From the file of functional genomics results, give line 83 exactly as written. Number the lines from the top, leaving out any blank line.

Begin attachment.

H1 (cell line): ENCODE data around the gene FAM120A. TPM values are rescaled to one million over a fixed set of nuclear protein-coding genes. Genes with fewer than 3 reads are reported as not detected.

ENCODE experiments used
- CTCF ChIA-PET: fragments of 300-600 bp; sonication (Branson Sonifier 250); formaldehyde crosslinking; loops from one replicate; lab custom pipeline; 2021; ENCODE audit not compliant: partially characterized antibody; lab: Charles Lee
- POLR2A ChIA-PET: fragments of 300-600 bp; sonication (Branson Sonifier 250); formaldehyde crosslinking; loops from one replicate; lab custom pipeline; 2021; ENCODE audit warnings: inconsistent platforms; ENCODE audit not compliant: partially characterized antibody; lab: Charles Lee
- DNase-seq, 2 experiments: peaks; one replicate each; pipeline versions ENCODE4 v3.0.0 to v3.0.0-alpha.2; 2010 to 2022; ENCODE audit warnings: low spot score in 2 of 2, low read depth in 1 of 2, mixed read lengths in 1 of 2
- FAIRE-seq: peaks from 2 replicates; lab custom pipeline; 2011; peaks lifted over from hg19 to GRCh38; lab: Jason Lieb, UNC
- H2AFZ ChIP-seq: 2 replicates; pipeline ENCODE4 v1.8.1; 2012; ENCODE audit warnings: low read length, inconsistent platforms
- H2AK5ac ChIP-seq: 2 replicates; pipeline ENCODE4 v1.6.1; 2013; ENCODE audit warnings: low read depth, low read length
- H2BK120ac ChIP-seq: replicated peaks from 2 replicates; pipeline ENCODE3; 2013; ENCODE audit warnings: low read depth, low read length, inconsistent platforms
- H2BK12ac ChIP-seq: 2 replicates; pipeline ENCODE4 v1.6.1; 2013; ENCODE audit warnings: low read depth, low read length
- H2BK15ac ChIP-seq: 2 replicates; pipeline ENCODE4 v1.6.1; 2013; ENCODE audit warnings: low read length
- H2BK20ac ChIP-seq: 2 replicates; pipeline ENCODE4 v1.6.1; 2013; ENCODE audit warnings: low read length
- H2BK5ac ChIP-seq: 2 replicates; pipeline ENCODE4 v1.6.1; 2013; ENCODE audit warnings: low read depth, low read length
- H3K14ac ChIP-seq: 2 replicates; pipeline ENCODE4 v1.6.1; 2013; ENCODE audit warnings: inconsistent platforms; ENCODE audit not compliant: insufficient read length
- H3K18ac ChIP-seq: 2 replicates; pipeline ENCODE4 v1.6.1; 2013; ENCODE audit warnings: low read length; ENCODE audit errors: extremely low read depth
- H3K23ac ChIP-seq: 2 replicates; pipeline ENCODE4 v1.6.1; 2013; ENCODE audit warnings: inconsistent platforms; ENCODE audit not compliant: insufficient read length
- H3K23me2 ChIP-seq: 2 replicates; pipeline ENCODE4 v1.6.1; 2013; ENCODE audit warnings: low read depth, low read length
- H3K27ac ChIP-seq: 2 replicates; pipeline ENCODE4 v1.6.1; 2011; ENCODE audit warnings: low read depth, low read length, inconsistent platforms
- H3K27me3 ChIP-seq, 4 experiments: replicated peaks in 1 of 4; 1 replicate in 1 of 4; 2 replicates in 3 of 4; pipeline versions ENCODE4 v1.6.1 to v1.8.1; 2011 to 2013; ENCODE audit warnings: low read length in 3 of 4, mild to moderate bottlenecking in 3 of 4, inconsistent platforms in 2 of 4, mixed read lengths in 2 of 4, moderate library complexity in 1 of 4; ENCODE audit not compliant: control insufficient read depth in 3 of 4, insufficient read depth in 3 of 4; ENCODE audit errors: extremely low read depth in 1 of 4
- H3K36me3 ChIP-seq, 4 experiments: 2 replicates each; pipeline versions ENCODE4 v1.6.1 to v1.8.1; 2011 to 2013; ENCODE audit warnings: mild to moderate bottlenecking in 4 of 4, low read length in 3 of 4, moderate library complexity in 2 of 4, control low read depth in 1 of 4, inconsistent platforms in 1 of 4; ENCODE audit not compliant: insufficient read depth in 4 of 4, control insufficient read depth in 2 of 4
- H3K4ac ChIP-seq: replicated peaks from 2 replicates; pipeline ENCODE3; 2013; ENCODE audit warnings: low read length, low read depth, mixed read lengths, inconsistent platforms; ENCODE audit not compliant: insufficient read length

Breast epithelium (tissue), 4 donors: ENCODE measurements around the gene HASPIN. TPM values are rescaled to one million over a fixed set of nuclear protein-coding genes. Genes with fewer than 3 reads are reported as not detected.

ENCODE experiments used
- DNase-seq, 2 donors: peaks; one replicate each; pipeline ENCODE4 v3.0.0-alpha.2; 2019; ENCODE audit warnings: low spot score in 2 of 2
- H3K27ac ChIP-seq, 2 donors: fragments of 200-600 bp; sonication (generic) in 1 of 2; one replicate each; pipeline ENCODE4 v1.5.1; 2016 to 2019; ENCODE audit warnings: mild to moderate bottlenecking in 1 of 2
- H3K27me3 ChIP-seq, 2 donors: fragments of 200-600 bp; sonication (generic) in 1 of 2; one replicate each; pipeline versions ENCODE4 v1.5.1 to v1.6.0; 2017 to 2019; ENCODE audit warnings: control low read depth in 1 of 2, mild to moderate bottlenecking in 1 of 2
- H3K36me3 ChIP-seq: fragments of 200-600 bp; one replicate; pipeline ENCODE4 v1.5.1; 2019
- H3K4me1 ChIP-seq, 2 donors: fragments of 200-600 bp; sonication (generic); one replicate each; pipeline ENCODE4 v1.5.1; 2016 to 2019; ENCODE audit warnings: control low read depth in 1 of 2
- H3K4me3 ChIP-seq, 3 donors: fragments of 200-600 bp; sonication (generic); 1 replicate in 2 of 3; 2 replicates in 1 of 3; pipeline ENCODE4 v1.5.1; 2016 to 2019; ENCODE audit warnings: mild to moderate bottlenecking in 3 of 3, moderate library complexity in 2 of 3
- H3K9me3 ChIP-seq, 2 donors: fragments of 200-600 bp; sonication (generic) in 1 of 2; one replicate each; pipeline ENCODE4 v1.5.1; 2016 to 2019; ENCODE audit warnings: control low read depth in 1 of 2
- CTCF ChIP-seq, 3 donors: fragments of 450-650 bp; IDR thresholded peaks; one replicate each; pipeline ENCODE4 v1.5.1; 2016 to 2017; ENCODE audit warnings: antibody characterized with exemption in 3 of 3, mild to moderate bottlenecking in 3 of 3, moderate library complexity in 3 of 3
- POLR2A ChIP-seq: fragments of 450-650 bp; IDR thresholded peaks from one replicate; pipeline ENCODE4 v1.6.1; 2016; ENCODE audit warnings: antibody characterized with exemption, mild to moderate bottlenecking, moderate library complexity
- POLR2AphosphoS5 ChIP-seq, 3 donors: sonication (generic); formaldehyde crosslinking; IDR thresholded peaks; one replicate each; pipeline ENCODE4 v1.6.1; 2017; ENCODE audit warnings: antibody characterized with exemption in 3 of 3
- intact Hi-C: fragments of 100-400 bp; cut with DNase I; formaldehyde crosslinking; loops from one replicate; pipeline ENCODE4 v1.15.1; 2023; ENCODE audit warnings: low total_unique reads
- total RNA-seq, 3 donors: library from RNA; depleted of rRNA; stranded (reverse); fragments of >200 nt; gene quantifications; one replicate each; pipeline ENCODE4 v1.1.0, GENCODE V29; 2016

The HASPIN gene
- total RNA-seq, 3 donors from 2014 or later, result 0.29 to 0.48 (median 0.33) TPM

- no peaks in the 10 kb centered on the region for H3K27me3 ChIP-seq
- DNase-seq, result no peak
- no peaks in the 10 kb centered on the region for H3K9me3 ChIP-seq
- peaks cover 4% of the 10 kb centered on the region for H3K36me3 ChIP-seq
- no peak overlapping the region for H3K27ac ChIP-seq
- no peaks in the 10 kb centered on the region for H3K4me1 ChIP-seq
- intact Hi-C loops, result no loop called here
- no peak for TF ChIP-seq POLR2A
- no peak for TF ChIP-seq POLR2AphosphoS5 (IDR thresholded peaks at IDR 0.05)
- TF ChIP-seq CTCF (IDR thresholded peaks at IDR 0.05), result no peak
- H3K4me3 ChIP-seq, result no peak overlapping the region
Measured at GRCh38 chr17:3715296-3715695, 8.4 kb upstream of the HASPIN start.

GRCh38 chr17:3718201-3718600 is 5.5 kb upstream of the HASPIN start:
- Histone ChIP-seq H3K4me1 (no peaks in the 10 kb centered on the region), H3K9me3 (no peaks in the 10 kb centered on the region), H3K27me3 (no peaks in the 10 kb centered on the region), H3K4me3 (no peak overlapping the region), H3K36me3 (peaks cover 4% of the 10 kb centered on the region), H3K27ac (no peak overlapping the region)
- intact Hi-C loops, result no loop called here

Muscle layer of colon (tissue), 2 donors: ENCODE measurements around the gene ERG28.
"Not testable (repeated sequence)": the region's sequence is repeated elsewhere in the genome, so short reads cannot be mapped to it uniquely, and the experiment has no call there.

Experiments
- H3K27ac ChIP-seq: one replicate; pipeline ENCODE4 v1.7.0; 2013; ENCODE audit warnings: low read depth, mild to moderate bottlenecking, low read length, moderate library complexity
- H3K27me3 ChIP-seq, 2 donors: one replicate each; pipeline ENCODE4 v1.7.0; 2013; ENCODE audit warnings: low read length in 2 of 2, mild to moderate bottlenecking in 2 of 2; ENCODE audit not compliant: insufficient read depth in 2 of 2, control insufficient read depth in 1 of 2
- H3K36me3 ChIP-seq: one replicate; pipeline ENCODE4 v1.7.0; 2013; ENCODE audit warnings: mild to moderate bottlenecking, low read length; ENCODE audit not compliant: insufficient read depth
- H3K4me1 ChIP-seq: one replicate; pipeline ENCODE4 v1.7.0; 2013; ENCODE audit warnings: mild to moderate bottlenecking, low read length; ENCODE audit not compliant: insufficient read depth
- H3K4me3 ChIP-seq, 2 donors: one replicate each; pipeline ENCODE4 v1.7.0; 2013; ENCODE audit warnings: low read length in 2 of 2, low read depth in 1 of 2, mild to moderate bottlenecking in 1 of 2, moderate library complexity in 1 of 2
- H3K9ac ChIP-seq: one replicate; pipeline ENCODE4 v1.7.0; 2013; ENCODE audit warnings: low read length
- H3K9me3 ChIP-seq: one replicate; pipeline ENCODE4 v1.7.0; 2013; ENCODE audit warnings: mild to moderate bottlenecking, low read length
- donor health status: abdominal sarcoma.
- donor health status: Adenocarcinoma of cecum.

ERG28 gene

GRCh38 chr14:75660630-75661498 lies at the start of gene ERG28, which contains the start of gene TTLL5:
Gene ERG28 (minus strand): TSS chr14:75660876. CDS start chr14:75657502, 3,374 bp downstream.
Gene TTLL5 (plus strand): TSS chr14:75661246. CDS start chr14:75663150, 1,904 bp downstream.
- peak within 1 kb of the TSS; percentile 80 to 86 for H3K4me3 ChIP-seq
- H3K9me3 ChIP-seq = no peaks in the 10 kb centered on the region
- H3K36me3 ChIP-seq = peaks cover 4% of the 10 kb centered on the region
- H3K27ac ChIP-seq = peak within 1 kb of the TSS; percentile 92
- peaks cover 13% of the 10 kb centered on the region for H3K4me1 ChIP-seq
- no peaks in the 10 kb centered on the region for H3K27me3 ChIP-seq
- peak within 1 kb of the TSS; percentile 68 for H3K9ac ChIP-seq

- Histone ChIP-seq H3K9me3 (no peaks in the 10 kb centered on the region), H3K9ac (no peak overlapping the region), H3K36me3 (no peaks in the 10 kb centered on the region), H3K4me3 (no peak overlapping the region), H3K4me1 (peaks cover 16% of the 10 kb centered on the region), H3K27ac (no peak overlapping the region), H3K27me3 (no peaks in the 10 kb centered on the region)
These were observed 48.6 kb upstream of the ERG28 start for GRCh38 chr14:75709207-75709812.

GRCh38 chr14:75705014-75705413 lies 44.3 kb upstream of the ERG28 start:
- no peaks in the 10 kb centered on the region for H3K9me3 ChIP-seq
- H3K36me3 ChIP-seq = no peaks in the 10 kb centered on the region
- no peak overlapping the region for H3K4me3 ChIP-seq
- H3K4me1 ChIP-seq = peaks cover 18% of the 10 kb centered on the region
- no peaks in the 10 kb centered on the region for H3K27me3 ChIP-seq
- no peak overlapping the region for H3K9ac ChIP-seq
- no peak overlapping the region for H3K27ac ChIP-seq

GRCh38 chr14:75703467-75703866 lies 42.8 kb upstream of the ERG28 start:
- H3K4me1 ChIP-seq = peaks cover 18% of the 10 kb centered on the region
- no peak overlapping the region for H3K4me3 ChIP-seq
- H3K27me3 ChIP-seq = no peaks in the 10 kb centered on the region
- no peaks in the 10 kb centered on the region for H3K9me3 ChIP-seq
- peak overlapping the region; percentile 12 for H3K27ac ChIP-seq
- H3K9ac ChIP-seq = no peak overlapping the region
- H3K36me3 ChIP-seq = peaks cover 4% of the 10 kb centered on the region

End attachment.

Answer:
- no peaks in the 10 kb centered on the region for H3K27me3 ChIP-seq